A timid British Army officer has quit and burns his last day summons to a war in Egypt. Calling him a coward, his girl friend and 3 officer friends give him a white feather. In redemption, he shadows his friends in war to save their lives.
When British officer Harry resigns from his regiment, he is labeled a coward by his family and friends. Harry receives four white feathers as a mark of a coward. In order to redeem himself ... See full summary »
An English bookkeeper (Nigel Patrick) who works for a jeweler steals a priceless jewel, and kills a man in the process. He flees to the continent and embarks on the life of his dreams; ... See full summary »
Resigning his commission on the eve of his unit's deployment against Egyptian rebels, a British officer seeks to redeem his cowardice by secretly aiding his former comrades, disguised as an Arab. When his unit is overwhelmed and captured by the rebels, the hero finds an opportunity to return the "feathers" of cowardice sent to him by his former comrades by freeing them.
Producer Alexander Korda spared no expense in this production, shooting in Technicolor, and doing most of the exteriors on-location in the Sudan. See more »
During battle scenes some of the shots have the shadow of the camera and crew in them. See more »
[continuing to explain to Ethne his reason for resigning]
I believe in our happiness. I believe in the work to be done here to save an estate that's near to ruin. To save all those people who've been neglected by my family because they preferred glory in India. Glory in China. Glory in Africa.
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Opening credits prologue: In 1885 the rebellious army of cruel dervishes enslaved and killed many thousands of defenceless natives in the Sudan, then laid siege to Khartoum. The scanty garrison's heroic commander, General Gordon appealed for help from England - but no help reached him. See more »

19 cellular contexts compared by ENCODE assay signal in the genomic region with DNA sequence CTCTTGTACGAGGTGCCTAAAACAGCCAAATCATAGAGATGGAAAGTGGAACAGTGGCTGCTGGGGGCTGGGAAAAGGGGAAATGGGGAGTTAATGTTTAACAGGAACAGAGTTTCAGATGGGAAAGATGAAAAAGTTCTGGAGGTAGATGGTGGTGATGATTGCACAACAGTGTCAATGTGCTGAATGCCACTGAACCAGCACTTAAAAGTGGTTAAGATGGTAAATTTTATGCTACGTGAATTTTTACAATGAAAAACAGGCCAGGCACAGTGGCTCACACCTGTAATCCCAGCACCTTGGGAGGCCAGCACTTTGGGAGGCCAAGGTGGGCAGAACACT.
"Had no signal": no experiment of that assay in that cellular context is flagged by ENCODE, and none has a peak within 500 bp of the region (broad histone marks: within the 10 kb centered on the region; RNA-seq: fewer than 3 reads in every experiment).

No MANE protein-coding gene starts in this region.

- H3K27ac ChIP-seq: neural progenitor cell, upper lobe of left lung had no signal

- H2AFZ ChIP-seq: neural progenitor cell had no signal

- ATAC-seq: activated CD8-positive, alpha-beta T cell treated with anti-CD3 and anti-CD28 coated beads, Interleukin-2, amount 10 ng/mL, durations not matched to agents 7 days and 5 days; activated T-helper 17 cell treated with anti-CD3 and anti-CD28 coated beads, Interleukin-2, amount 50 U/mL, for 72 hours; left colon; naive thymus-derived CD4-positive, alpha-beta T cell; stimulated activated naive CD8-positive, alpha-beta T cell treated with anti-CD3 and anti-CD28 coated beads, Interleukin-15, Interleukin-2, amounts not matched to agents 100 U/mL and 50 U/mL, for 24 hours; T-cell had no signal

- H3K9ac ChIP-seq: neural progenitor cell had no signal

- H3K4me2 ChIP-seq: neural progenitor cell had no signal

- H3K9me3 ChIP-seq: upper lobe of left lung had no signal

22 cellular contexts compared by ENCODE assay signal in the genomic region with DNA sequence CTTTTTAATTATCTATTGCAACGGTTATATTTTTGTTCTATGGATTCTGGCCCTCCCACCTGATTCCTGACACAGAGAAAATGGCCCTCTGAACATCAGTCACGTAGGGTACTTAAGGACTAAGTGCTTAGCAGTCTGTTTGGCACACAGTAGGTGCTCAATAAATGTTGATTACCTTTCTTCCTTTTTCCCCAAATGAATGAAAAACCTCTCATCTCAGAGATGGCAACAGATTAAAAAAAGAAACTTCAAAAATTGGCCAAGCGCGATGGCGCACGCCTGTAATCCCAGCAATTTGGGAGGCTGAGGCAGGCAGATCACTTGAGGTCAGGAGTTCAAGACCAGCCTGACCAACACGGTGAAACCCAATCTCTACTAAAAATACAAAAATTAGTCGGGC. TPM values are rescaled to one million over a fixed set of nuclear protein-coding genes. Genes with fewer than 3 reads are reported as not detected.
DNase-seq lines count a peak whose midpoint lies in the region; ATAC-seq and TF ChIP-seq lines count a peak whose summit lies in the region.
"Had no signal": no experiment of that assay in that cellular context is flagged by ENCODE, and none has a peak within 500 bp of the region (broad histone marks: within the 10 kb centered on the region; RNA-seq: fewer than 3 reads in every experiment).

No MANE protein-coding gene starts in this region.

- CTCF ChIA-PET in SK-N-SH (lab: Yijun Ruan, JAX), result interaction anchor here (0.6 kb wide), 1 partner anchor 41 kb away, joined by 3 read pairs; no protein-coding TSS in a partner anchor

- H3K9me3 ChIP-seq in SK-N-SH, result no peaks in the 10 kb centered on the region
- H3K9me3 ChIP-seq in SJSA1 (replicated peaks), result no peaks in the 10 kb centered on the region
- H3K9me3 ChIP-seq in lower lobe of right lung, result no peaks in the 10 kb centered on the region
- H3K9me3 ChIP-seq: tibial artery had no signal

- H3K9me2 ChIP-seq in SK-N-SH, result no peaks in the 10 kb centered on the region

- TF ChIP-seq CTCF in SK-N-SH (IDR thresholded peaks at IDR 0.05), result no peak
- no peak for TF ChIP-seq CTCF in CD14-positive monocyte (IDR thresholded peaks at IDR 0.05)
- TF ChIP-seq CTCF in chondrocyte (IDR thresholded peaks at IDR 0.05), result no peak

One of my all-time favourite films of the 30s, perhaps even ever. For me, this is my personal favourite of all the Korda brothers films, and it is a true gem of a film that shouldn't be missed.
There is very little to fault The Four Feathers. It has truly evocative location work, sweeping cinematography and rich bold colours that still look amazing. The script is tight, the story is epic and always compelling and the film is perfectly paced with some great action. Miklos Rosza's score is just outstanding, easily up there as one of his best, while Zoltan Korda directs beautifully, and the acting of John Clements, Ralph Richardson and C.Aubrey Smith is excellent.
Overall, this film is a must see for so many reasons especially for its wonderful visuals and score. 10/10 Bethany Cox
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